• Assessment of the tree rescue incident 
  • Fundamentals of tree risk assessment (So the rescuer can act decisively in the knowledge of this seemingly foreign environment)
  • Understanding of standard tree industry rigging and access methods (To better understand the rigging you’ll encounter, and best be able to leverage it to your advantage)
  • Knot and anchor systems used in tree access and rescue, as well as critical knowledge in mechanical advantage systems and force vector analyses (To give you all the mental tools you’ll need for success in tree rescue)
  • Rescue archetypes
    • Tree-based (Rescue climber(s) needed only)
    • Ground-based (No rescue climber needed, ground operations required)
    • Combination (Tree and ground-based)
  • Tree access methods and movement within the canopy
  • Throw lines
  • Double and single rope techniques
  • Incrementally advancing doubled rope
  • Advance-placed shepherd’s hook
  • Spikes + flip lines
  • Hitch-based aid climbing
  • Existing systems (victims’s climb line & industry rigging equipment)
  • Limb walking, and horizontal movement within the canopy
  • Using existing pre-existing equipment for rescue
    • Anchors, friction devices, high points, ropes
  • Special scenarios
  • Entrapment, stabilization, cutting, or lifting scenario
  • High Voltage power lines
  • Victim without harness
  • Much, much more….
7 Days - 8 hours per day in length
10 Students (or more with second RTR instructor)
Difficult to extremely difficult - Some tree climbing
Classroom 20%, Practicals 80%

Printable color FLYER HERE.
Prerequisites: None (Prior rope rigging experience strongly recommended)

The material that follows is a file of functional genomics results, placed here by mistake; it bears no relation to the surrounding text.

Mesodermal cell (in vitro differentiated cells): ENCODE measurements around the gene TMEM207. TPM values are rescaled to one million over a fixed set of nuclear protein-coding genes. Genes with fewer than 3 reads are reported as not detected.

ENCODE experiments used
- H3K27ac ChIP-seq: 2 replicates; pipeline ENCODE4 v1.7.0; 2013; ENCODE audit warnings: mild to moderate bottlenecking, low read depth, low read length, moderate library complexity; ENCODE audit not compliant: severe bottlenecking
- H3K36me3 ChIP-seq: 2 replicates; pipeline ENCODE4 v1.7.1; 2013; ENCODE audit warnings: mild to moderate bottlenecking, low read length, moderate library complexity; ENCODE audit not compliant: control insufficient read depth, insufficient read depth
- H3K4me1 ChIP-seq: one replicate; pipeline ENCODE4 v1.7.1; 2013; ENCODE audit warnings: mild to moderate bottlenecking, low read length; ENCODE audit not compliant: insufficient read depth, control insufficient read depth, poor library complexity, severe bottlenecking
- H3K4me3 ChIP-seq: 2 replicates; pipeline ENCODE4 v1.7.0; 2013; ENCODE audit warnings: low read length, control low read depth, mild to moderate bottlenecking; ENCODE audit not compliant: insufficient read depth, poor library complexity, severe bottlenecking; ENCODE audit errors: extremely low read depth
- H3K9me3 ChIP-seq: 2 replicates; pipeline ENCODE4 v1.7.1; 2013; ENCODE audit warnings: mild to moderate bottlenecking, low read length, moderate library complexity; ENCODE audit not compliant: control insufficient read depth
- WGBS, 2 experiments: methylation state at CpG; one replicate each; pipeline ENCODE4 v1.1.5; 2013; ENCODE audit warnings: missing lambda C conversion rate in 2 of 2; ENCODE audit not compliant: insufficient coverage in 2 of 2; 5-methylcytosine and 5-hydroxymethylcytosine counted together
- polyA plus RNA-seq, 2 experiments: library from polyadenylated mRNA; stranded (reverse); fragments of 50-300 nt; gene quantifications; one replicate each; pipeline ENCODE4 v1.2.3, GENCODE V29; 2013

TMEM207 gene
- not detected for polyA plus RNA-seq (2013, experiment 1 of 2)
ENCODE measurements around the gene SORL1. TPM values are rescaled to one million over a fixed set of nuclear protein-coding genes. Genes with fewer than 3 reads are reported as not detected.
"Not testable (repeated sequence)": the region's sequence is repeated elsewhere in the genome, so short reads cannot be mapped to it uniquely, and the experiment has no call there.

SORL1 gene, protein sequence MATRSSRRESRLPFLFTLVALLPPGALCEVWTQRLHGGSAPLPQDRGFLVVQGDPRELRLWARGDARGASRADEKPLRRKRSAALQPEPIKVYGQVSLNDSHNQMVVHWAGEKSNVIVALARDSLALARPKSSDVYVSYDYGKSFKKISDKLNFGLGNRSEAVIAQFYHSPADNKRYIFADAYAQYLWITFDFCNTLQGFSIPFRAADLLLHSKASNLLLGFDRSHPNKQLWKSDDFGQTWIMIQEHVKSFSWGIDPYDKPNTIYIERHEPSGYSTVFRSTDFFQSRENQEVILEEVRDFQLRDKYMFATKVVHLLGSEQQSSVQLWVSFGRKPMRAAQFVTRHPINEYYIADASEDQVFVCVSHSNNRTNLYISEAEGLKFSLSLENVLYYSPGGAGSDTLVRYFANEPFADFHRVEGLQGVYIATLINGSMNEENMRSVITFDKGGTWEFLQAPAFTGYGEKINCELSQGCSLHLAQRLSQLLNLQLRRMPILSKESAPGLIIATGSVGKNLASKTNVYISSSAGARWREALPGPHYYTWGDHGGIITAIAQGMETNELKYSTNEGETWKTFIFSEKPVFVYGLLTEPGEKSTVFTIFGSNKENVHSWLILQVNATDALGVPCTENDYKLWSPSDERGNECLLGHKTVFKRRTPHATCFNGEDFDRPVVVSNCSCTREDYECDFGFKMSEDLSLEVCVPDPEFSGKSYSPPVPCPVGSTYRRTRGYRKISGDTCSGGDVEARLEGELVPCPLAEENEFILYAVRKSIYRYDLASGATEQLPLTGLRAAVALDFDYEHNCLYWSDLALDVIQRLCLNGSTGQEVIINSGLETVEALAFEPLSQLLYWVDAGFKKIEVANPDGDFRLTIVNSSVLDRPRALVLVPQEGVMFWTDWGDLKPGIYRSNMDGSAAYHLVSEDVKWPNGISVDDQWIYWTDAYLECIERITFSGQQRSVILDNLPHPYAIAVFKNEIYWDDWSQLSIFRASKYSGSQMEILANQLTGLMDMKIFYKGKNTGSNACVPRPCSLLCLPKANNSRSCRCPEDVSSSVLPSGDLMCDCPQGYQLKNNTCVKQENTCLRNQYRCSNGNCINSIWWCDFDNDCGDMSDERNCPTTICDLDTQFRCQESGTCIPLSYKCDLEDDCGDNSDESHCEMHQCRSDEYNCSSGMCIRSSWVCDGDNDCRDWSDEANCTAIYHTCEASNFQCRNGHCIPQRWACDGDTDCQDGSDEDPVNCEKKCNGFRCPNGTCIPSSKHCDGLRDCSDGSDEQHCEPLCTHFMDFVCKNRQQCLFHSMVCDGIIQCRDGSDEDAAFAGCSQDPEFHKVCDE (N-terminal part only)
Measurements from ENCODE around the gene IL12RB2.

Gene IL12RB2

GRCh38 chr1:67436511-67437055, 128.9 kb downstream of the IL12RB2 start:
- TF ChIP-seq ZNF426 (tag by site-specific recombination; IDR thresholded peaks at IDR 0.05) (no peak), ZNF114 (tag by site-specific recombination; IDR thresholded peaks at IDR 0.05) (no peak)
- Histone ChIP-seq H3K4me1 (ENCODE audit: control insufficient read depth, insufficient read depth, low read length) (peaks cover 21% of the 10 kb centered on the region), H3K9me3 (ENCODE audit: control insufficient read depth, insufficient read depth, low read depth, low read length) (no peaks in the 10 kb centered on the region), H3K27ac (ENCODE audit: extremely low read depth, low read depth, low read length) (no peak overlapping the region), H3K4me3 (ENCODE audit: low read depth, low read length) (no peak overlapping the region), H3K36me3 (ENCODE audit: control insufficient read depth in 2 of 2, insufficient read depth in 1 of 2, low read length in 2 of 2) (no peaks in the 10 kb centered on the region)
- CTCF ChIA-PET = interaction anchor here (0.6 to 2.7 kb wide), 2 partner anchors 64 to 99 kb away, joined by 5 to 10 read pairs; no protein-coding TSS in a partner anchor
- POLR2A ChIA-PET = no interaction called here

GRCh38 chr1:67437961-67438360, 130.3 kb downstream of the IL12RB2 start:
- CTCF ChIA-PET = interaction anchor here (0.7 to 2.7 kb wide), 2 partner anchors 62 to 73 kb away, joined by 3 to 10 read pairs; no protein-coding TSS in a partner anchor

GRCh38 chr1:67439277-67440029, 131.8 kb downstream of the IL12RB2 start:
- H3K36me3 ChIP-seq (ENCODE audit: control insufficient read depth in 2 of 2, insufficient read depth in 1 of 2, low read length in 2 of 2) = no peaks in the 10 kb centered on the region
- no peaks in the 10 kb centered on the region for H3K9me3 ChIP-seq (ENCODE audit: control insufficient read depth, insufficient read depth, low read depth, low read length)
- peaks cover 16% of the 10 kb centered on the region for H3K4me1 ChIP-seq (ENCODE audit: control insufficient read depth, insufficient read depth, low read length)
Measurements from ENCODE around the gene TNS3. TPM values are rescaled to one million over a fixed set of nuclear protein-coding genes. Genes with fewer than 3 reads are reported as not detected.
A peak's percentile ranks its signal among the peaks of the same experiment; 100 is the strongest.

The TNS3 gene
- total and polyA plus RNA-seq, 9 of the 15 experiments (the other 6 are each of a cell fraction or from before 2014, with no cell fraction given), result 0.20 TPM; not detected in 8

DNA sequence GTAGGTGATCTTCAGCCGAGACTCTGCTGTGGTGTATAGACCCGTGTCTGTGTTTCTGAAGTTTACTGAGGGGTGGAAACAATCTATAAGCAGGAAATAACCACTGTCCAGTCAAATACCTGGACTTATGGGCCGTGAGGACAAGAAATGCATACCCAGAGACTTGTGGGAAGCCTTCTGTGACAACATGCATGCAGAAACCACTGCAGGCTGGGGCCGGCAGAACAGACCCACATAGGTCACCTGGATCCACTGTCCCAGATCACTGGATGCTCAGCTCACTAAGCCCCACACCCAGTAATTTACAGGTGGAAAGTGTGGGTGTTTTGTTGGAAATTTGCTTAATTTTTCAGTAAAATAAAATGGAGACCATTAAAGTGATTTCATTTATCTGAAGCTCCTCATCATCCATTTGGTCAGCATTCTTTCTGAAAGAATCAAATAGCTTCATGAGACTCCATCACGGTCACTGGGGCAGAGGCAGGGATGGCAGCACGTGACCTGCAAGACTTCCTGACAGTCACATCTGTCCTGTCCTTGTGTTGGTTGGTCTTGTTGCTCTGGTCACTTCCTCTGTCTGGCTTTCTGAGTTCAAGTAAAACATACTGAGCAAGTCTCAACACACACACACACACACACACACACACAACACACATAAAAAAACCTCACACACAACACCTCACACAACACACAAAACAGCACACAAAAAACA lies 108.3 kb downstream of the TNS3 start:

Get: RTR Application
Go to: Registration Information
Find out tuition and when and where offered: See Schedule

 



TREE RESCUE WORKSHOP-FIREFIGHTER PHOTOS
From Ropes That Recue collection. All photos copyright RTR ©1999/2022


TRW-F Lead Instructor, Keith Thörne, climbing utility pole at NSTAR Electric during RTR workshop with his father, Reed, for linemen 2014


Photo 1: Students learning limb walking and limb rescue in a huge live oak. Photo by Keith Thorne.


Photo 2: Students learning limb walking and limb rescue in a huge live oak. Photo by Keith Thorne.


Photo 3: Students learning limb walking and limb rescue in a huge live oak. Photo by Keith Thorne.


Keith is the Lead Instructor for the Tree Rescue Workshop. Reed is his assistant insutructor. 


Matt Jaynes of Florida getting ready to gaff (spike) up a limbed Ponderosa in the Nevada City TRW-F


Advance-placed fall protection using a long shpherds hook


The live oak "playground" in the front yard of Arianna and Shaun Thorne. See student on the limb above.


Keith perfoming tree rescue of injured arborist in Flagstaff, AZ


Our limbed Ponderosa tree in the front yard of the Thorne residence. It was perfect for showing students how to rescue from a topped tree with very little room above if the arborist is injured there.


At the top of the limbed Pondeerosa. 


Kevin Yate had rescued Darrell Coates from the limbed Ponderosa tree. 


Students learn how to ascend a large tree with two safties. 


Advance-placed fall protection using a long shpherds hook


Students learning line throwing techniques. The key to successful tree rescue. 


Limb climbing. 

Below: Students in the first ever RTR Tree Rescue Workshop-FF enjoy a warming fire and debrief after the long arduous program. It is Hawaiian Shirt Day and extremely cold at the Thorne residence in Nevada City, California